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Thoughtful analysis of South Auckland education

Southern Transformation - Searching for Educational Success in South Auckland - Bernadine Vester

As an educator working in Manukau I get frustrated and saddened by the frequent portrayal of our community in deficit terms. A place where people come rushing in from outside to fix all the ills that apparently abound within South Auckland.

Vester refreshingly rejects this narrow vision of Manukau and presents keen insights into a thriving community. However, she does not ignore the fact that there are changes needed to ensure the communities of Manukau share greater educational success and economic reward. Rather, the richness of culture in South Auckland is seen a power source for educational and economic transformation.

She offers a metaphor of a seven-star constellation of approaches that focus on ownership of its own transformation. Her first star suggestion that policymakers start with the mothers and aunties (and may I suggest grannies) resounds strongly with those on the ground floor who work in social agencies and in education. If you want strong healthy families and whānau start with toa wahine. There is a strong message of involving South Auckland communities in designing solutions to the challenges that they face.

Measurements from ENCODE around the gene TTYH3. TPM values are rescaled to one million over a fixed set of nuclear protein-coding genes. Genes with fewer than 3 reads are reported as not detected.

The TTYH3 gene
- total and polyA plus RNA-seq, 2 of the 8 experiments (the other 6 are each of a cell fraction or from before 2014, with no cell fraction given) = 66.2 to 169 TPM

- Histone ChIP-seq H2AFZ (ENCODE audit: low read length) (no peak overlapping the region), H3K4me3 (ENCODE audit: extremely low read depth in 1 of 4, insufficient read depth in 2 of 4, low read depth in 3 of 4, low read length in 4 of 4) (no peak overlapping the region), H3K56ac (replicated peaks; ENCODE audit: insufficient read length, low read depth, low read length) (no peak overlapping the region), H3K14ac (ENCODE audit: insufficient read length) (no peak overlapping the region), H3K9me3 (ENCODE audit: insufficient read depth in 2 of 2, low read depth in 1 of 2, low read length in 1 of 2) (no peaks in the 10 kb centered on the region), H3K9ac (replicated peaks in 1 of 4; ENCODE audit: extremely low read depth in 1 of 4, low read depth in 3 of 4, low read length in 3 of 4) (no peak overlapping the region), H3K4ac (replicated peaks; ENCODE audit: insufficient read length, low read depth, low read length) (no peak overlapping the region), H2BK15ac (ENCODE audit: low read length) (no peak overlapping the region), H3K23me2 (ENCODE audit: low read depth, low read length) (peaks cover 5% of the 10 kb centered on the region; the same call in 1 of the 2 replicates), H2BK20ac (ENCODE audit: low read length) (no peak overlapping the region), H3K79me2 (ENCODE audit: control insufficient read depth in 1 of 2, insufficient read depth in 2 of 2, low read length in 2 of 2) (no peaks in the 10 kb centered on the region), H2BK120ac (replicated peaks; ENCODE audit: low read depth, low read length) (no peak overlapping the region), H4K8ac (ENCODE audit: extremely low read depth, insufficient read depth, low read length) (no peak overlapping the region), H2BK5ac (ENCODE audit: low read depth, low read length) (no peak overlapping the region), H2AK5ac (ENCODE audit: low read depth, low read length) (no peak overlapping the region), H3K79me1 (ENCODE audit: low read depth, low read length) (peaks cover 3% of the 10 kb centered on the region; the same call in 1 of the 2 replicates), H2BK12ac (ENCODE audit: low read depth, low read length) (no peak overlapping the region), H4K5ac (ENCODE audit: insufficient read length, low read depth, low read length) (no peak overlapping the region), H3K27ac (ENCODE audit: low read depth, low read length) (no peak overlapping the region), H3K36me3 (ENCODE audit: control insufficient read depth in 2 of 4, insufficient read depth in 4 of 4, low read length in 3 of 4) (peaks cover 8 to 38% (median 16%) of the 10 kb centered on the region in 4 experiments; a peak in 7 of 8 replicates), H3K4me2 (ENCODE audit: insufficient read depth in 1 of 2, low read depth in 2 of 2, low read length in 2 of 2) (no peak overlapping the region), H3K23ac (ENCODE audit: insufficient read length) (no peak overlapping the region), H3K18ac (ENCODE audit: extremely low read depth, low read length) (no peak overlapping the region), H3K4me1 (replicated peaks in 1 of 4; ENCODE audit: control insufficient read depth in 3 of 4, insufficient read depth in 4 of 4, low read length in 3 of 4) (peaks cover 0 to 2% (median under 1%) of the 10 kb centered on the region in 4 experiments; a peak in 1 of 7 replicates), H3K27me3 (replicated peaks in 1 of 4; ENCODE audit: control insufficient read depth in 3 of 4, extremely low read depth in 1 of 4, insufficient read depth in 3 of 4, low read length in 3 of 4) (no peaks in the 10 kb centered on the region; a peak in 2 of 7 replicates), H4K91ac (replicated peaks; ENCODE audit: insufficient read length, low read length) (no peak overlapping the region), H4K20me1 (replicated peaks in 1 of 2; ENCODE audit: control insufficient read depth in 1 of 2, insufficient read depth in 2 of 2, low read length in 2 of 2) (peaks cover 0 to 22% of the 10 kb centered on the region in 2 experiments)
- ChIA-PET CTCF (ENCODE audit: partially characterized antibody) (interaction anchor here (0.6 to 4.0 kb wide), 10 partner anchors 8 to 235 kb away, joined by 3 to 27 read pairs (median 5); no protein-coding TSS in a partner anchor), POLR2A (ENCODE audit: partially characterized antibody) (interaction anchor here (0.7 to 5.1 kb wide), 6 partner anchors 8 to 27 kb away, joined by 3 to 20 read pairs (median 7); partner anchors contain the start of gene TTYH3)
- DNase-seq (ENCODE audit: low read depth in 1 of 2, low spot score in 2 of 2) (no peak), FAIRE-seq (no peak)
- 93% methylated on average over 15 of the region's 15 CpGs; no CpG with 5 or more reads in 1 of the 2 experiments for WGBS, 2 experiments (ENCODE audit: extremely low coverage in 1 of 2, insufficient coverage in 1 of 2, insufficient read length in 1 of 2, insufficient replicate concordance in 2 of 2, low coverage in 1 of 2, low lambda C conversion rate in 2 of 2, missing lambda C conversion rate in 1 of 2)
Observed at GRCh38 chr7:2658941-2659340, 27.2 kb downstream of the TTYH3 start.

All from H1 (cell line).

The notion that South Auckland needs to hear the positive messages about itself is not new, but she gives new emphasis to social and cultural regeneration. To achieve this, Vester explores relationships.  She puts forward the notion that we create a new model of governance by moving away from a market model to establish schools that work in a new way with the community. She calls these place-based solutions to be crafted alongside and with communities.

Rather than locate blame on to the recipients of local and national policy she challenges those who develop policy. She suggests that when educational development and economic development work together we will get better outcomes. The crux is that this can only happen when local communities gain access to the decision-making table. I am left wondering who is going to leave the table to make room, or do we just buy a bigger table?

It is not a long read but I think it is the most thoughtful analysis of education in South Auckland that I have read in the last decade. Well worth the read.

 

Mark Barratt